VPG Systems UK Limited v Air-Weigh Europe Limited, UK, High Court (Intellectual Property Enterprise Court), HHJ Hacon, 1 July 2015
On 1 July, HHJ Hacon ruled that the patent in suit was invalid for lack of inventive step. The relatively short judgment is of interest as it records the judge’s exposition of the English approach to answering the statutory question of what is obvious under the established Windsurfing/Pozzoli analysis generally adopted by the English courts.
Although many readers will be familiar with the four-step Windsurfing/Pozzoli approach to the obviousness question, it is worth setting out the steps:
(1a) Identify the notional “person skilled in the art”
(1b) Identify the relevant common general knowledge of that person;
(2) Identify the inventive concept of the claim in question or if that cannot readily be done, construe it;
(3) Identify what, if any, differences exist between the matter cited as forming part of the “state of the art” and the inventive concept of the claim or the claim as construed;
(4) Viewed without any knowledge of the alleged invention as claimed, do those differences constitute steps which would have been obvious to the person skilled in the art or do they require any degree of invention?
In relation to the second step, HHJ Hacon noted that the inventive concept is not the same as the inventive step.
In the Windsuring/Pozzoli approach the identification of the inventive concept comes before the assessment of the prior art and therefore does not vary. The inventive step, on the other hand, can vary according to the prior art under scrutiny, being the difference between the matter cited as forming part of the state of the art and the inventive concept of the claim (i.e. identified at step 3).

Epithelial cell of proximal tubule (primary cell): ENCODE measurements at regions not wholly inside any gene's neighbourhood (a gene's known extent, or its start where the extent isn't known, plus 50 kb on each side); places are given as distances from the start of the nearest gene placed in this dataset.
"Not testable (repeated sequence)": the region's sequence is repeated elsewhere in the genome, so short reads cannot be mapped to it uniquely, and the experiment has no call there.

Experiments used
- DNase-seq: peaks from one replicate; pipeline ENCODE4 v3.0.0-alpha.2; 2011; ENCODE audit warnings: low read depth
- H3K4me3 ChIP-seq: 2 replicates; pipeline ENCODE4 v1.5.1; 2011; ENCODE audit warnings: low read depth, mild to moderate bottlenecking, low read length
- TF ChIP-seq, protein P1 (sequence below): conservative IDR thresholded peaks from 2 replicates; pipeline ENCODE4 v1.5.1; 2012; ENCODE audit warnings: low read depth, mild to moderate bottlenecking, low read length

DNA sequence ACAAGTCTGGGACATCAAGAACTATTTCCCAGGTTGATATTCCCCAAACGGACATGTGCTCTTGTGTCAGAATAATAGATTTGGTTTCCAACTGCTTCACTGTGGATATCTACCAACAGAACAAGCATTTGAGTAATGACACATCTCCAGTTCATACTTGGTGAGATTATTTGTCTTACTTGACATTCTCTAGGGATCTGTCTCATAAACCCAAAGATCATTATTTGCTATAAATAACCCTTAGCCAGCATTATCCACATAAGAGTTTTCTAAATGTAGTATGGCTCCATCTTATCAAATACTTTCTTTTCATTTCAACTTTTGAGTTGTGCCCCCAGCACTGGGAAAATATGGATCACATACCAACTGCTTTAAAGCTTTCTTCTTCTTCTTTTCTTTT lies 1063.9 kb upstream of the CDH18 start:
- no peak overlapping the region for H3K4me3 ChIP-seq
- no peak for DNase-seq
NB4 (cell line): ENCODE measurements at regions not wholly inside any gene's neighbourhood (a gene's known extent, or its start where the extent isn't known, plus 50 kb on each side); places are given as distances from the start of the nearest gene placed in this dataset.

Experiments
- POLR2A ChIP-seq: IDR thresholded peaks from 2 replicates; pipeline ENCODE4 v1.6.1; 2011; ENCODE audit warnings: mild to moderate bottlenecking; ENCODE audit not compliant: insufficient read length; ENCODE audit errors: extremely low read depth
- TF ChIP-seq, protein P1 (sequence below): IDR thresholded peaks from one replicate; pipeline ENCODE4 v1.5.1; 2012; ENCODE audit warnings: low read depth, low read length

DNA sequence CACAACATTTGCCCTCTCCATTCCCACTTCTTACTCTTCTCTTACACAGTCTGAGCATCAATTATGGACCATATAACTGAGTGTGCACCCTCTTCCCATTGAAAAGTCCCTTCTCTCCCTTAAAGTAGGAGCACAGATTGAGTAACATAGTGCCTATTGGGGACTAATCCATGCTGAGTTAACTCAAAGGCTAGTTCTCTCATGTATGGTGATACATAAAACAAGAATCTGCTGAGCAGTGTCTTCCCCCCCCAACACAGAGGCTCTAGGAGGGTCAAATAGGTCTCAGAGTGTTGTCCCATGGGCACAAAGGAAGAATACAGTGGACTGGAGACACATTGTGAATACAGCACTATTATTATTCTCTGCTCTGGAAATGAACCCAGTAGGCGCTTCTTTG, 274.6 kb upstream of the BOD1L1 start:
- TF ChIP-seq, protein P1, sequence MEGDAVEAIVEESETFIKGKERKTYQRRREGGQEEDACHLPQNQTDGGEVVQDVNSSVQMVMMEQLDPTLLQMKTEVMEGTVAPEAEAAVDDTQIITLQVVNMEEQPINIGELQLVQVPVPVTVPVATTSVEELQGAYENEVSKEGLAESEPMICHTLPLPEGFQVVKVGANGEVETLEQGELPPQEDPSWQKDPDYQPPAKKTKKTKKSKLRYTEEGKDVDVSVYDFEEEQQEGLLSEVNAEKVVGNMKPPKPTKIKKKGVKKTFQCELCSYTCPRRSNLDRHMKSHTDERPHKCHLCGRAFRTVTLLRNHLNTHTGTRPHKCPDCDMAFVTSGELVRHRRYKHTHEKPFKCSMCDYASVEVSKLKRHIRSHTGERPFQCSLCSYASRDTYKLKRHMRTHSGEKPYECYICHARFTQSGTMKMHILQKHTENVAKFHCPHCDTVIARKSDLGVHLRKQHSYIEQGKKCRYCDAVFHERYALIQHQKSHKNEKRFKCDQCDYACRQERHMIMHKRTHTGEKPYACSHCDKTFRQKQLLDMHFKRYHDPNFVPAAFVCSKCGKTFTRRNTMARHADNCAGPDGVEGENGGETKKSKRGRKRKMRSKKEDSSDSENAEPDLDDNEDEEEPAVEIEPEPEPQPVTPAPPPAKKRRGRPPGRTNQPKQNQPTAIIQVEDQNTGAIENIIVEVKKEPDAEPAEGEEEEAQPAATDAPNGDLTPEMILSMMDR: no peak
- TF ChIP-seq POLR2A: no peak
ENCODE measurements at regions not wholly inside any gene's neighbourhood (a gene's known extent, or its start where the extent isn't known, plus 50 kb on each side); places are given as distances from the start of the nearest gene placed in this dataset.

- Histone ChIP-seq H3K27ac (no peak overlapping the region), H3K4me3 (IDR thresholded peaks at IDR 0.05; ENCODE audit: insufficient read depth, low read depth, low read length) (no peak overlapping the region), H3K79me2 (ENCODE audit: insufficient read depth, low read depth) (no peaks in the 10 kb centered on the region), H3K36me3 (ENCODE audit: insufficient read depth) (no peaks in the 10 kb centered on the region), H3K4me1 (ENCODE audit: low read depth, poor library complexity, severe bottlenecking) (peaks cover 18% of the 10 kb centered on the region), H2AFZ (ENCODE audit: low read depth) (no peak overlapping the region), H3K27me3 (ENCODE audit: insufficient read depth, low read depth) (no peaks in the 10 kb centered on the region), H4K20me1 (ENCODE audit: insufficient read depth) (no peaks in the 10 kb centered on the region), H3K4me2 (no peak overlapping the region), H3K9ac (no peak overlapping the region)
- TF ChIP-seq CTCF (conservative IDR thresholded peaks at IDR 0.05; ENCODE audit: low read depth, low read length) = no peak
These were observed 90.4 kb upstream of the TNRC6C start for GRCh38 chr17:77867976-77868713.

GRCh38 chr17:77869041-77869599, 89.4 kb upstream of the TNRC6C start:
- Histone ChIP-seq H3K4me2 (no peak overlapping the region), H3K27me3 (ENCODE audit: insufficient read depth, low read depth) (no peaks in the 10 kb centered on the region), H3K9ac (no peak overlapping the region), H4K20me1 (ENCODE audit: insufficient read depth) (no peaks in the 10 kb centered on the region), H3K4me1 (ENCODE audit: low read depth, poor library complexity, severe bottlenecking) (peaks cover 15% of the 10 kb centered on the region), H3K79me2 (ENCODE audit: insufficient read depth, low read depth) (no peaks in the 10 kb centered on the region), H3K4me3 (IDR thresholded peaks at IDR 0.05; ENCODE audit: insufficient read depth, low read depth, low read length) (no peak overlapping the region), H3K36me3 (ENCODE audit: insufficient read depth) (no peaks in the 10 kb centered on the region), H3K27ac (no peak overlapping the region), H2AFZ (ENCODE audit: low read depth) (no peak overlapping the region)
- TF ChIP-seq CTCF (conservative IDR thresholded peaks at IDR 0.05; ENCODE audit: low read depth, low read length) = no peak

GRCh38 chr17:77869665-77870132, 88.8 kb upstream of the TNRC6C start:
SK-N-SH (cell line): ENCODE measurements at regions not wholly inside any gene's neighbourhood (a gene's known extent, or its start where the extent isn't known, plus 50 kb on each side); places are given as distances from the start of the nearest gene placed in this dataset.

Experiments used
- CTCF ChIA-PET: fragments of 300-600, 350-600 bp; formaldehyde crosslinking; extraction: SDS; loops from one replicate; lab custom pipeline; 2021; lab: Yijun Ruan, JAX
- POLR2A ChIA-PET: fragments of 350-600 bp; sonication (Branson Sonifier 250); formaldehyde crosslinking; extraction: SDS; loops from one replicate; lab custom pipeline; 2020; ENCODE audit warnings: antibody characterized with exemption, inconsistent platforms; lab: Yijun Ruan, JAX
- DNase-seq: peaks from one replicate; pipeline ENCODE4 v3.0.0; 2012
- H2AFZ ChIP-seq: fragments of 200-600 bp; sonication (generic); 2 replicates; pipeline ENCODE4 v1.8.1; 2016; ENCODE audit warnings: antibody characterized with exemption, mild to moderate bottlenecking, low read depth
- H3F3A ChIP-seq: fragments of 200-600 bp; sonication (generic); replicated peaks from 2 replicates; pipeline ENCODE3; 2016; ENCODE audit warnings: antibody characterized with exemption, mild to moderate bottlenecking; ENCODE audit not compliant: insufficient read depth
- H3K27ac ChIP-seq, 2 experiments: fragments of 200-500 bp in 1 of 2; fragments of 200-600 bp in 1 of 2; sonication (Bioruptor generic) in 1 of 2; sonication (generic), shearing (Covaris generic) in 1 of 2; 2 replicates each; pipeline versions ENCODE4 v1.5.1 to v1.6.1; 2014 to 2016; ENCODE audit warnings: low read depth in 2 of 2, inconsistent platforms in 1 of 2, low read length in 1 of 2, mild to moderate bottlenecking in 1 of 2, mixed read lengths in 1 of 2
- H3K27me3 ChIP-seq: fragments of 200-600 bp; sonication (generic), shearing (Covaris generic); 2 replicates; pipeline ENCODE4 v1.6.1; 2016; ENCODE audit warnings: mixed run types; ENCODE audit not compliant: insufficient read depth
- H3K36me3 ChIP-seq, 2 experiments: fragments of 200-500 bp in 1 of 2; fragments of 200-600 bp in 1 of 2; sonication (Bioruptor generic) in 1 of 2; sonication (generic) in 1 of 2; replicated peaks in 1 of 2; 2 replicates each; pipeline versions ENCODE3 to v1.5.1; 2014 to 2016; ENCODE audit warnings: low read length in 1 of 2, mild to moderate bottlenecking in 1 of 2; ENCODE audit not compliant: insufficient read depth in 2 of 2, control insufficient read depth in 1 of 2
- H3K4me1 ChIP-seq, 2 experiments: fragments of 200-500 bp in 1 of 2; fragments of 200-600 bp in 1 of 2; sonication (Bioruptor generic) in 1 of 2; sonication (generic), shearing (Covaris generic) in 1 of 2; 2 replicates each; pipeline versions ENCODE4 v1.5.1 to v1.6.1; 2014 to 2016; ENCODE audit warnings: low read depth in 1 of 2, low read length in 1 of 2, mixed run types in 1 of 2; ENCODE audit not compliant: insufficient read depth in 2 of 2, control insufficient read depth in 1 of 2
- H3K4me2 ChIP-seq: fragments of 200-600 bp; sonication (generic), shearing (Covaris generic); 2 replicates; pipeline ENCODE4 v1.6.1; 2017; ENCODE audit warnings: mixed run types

The judge was of the view that the inventive concept requires a determination of what the patentee asserts to be the essence of the invention as inferred from the words of the claim and the specification as a whole, and could be characterised as the product or process claimed shorn of the common general knowledge of the person skilled in the art. However, he also noted that identification of the inventive concept was optional, particularly when the parties could not agree what it is or where reaching a view on inventive concept would serve no useful purpose.
If the court elected to identify the inventive concept, it would apply the third and fourth steps of the Windsurfing/Pozzoli analysis as set out above. If it decided against, the approach would need to be modified slightly, and the prior art compared with the claimed invention as a whole. In this case, the judge decided to identify the inventive concept, but stated that he would cross-check the conclusion reached by taking the alternative approach. There was no suggestion from the judge that he would have reached a different conclusion on the alternative approach.
HHJ Hacon also reiterated that commercial concerns were not to be considered when assessing obviousness. Although all concerns and prejudices held by those in the field must be borne in mind, these only extended to technical ones. Therefore, a technically obvious but commercial unattractive advance was still obvious when assessing inventive step.
The judge also took the opportunity to note that there might have been an argument to support inventive step based on a long felt want, which is rarely argued in support of inventive step (or successful) nowadays. However, as the point had not been argued, the judge could not take such considerations into account when considering obviousness.
Read the decision here.
Headnote: Gregory Bacon, Bristows